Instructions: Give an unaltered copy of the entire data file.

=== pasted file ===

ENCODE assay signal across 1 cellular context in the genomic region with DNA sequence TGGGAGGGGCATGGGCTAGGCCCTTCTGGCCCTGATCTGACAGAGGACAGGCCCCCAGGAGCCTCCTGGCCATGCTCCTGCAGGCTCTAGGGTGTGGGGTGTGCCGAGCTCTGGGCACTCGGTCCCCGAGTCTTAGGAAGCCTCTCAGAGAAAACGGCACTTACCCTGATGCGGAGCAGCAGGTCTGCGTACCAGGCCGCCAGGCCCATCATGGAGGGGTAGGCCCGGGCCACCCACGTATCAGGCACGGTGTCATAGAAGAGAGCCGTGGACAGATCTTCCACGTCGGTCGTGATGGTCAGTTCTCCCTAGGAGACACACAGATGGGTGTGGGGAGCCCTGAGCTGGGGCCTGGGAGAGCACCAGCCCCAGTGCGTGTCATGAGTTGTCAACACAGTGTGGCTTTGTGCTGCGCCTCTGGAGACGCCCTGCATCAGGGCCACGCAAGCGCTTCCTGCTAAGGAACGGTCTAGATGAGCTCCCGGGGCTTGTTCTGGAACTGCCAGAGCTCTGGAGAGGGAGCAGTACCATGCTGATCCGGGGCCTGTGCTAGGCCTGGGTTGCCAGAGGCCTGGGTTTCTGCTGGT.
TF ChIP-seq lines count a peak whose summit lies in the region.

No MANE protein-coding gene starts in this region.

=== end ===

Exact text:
ENCODE assay signal across 1 cellular context in the genomic region with DNA sequence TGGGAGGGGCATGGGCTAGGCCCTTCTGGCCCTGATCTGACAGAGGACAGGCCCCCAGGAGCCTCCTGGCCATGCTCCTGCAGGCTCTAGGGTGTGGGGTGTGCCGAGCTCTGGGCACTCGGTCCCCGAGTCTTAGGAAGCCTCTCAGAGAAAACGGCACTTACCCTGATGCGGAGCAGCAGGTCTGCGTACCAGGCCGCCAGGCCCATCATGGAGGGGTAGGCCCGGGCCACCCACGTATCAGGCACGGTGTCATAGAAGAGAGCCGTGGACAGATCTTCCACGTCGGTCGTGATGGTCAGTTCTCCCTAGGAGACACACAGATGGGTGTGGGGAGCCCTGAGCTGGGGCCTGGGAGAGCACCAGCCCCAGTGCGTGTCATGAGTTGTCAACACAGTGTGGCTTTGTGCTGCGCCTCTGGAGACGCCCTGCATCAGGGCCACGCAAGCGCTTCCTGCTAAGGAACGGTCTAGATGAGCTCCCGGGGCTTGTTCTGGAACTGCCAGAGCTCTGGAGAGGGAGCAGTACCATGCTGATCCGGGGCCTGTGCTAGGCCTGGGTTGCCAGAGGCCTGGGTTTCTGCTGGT.
TF ChIP-seq lines count a peak whose summit lies in the region.

No MANE protein-coding gene starts in this region.